As writer John Lanchester pointed out earlier this year, Facebook today treats its users not as its customers, but as the product. The only way Facebook can continue to keep such a large group of users engaged with such a relatively small number of employees—one engineer per one million users, as the company likes to brag—is by algorithmically promoting anything that holds its users’ attention with as little attention to the actual content of that thing as possible.
The more that experts like University of Ottawa communications professor Elizabeth Dubois look at the issue, the more it becomes clear to her that letting Facebook become the world’s de facto election observer, without any complementary regulation from governments, is irresponsible.
“I think it’s very dangerous for us as Canadians to expect that that kind of self-regulation would be enough, and would be consistent,” says DuBois. “Facebook needs to figure out its policies in the context of a global marketplace, and what’s good for Canadian democracy is not necessarily what’s good for many other countries.”
So what does a regulated Facebook look like? For Dubois, the first step is simply getting a hold of the appropriate data. Facebook is a notoriously closed-off platform, and is extremely protective of its data—even for a tech company—releasing it to authorities and researchers only in exceptional circumstances.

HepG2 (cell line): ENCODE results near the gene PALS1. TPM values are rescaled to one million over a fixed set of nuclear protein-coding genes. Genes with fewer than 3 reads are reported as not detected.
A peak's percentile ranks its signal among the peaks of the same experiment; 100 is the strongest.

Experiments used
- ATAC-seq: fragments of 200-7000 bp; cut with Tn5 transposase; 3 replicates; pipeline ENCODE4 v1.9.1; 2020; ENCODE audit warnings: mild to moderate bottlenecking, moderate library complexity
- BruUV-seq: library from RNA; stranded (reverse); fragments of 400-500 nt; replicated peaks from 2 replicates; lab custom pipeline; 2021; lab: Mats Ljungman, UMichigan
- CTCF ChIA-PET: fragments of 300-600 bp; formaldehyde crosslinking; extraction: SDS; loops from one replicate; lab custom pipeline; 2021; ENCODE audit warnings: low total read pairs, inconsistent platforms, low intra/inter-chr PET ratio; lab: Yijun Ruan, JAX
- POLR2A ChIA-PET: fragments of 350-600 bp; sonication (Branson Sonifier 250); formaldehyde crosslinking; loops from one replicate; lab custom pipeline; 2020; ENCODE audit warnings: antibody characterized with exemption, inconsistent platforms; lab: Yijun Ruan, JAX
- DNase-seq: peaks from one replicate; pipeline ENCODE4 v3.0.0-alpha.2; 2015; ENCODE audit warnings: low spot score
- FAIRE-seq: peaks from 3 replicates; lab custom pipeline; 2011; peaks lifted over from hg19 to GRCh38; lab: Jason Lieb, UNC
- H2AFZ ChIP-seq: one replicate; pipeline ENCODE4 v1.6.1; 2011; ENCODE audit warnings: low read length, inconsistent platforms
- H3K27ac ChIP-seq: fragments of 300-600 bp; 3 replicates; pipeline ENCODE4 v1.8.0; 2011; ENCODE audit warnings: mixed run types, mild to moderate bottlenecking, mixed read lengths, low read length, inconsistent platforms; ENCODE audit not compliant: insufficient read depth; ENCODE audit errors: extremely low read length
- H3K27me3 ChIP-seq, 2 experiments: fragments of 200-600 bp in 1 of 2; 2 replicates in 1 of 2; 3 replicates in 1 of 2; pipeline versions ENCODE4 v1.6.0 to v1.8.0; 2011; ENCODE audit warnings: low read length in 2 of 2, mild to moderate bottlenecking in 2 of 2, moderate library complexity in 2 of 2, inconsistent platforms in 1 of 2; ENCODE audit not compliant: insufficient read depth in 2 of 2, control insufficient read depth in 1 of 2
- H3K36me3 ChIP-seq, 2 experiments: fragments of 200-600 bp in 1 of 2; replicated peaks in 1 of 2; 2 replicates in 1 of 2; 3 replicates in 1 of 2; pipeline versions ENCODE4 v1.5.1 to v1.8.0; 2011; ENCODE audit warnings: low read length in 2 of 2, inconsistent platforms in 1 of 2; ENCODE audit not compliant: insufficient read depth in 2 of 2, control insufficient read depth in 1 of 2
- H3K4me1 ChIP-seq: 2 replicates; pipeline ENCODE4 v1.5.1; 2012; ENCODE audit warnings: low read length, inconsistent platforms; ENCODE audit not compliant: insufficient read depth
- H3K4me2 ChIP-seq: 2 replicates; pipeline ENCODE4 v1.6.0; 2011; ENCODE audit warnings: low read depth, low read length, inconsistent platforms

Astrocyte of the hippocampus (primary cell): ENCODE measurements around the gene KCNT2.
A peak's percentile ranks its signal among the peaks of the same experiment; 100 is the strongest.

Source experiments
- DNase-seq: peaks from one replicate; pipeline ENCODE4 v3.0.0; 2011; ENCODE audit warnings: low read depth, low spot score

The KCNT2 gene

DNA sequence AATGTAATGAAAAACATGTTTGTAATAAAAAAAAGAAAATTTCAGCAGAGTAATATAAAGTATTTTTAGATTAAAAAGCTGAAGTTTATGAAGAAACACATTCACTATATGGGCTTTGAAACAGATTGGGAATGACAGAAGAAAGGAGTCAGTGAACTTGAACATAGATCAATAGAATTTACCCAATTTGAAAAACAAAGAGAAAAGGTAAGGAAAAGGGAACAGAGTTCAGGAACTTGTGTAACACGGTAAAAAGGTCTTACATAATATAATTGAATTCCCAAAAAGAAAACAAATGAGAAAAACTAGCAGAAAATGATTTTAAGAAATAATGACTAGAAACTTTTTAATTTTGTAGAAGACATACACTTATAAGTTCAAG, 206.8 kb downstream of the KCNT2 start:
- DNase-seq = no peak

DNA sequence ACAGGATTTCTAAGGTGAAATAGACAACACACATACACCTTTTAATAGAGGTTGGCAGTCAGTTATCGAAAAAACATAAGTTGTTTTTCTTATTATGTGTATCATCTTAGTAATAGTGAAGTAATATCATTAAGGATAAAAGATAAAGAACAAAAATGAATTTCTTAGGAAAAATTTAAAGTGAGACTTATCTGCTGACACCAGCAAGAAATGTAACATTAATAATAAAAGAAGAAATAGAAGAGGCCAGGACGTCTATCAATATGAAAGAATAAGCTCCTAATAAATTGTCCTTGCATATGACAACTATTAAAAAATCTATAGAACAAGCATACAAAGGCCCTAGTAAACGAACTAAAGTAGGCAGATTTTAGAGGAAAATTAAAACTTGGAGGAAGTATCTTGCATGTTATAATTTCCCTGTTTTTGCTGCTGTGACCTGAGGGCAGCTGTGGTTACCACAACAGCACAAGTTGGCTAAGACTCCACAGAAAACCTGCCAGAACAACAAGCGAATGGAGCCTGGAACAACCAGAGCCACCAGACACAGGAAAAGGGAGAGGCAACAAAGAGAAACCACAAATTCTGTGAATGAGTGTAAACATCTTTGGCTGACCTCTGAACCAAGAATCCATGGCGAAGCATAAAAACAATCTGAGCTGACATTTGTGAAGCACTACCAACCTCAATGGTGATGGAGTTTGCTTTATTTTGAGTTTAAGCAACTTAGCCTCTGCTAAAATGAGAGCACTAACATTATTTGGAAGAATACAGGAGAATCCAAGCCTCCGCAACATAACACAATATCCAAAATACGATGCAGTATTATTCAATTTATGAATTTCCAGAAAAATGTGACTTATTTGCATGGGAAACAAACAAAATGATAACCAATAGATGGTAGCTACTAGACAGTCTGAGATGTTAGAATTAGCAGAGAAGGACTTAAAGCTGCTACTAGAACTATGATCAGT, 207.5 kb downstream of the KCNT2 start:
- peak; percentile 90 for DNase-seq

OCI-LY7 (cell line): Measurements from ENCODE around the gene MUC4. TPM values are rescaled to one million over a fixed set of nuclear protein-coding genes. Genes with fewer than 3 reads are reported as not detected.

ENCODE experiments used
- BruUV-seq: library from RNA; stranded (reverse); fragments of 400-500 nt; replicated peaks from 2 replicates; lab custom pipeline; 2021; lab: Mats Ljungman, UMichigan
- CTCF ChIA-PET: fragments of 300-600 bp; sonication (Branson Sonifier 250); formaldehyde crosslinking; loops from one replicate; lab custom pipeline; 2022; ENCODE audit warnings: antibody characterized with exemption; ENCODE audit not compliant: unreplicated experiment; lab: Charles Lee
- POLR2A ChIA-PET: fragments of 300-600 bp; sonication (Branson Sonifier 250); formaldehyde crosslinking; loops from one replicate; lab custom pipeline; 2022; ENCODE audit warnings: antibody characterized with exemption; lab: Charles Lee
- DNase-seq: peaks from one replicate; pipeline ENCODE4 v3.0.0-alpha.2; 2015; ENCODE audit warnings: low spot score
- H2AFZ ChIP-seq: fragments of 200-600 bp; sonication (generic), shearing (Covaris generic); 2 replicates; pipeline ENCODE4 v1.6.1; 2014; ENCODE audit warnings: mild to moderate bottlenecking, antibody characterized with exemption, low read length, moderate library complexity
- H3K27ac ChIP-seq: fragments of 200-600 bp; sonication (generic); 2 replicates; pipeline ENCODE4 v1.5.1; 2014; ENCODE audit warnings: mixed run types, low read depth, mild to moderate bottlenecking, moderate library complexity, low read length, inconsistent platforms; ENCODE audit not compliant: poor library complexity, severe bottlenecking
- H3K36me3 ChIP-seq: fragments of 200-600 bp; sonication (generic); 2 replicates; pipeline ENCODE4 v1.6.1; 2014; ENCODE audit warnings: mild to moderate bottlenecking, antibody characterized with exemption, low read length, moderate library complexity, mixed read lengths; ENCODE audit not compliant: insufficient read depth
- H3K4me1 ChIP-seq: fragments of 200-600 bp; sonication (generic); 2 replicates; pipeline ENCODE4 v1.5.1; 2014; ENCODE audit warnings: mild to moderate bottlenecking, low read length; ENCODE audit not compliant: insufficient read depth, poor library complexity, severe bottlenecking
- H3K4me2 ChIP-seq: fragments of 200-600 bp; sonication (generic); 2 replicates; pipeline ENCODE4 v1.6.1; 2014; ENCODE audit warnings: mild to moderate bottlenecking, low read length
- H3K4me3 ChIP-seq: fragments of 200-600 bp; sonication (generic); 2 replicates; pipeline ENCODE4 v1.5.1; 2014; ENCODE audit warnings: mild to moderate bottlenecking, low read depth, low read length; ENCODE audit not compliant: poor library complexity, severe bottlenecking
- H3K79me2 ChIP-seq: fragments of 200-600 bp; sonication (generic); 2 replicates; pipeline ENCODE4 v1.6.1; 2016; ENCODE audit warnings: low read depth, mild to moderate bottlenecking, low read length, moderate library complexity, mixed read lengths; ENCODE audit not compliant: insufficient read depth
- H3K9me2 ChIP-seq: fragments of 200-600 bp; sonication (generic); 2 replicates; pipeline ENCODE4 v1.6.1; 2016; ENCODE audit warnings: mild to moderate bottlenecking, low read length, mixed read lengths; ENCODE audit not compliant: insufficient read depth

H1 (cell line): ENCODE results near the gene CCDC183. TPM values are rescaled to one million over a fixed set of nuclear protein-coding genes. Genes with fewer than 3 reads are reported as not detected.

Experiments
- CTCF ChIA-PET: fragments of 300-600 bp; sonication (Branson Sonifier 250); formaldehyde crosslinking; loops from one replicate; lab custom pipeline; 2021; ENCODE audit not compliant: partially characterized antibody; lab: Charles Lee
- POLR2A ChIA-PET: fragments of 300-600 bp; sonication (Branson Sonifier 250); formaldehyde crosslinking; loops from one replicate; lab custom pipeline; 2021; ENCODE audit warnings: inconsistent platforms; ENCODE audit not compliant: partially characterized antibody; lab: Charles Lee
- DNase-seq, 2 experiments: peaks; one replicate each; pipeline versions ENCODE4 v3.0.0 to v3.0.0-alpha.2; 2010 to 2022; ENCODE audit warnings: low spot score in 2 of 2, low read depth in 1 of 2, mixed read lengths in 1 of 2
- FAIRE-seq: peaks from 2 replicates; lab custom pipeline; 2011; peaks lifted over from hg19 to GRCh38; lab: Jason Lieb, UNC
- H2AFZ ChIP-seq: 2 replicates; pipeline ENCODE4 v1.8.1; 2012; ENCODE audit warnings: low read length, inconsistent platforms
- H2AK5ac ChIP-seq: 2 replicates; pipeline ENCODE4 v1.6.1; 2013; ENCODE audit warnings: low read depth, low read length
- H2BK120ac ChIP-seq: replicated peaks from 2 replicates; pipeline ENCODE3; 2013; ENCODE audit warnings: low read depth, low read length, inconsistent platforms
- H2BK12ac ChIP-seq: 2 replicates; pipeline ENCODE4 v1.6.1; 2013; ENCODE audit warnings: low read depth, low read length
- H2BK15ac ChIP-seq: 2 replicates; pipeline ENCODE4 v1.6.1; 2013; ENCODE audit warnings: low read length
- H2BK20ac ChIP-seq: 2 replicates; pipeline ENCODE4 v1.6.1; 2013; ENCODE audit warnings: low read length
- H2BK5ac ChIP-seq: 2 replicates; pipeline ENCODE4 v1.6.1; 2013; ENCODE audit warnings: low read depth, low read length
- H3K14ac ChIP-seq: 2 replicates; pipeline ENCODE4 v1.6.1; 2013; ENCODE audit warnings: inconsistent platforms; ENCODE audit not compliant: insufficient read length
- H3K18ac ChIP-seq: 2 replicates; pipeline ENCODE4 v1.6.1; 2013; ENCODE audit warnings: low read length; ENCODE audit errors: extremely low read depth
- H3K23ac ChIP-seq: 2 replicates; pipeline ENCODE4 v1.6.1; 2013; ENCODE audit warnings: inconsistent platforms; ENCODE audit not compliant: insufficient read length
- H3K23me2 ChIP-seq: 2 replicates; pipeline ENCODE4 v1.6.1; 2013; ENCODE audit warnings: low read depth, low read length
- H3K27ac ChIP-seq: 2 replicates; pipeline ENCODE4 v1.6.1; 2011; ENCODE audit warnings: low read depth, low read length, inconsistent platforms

“I think the most important thing is that we—either as researchers, the general public, or at the very least Elections Canada—have access to the right kind of data so that we can enforce our laws around foreign interference and advertising spend. Right now that information is not made available by Facebook to Elections Canada, or anyone else.”
Concordia University’s McKelvey similarly imagines a more transparent “auditable Facebook.”
“Where is the role of government? I think it’s partially in setting up ways to make sure some of the claims that Facebook and other companies are making are true.”
To some extent, governments are encouraging Facebook’s worst habits by giving it, and Silicon Valley more broadly, the benefit of the doubt and giving them special treatment, from an agreement with Netflix to spend just $100 million a year on Canadian content, to starstruck rapprochement with companies like Uber and Airbnb.
But to truly protect its delicate democratic systems, Canada will need to see past the narratives and its own tendencies to treat Silicon Valley companies as magical entities beyond regulation. In the election ahead, it will need to take steps to protect itself. We cannot, despite Minister Gould’s suggestion, rely on an American software company to shape our democratic discourse. That is our responsibility.
CORRECTION, Dec. 5, 2017: A previous version of this post erroneously listed Kevin Chan’s job title. We regret the error.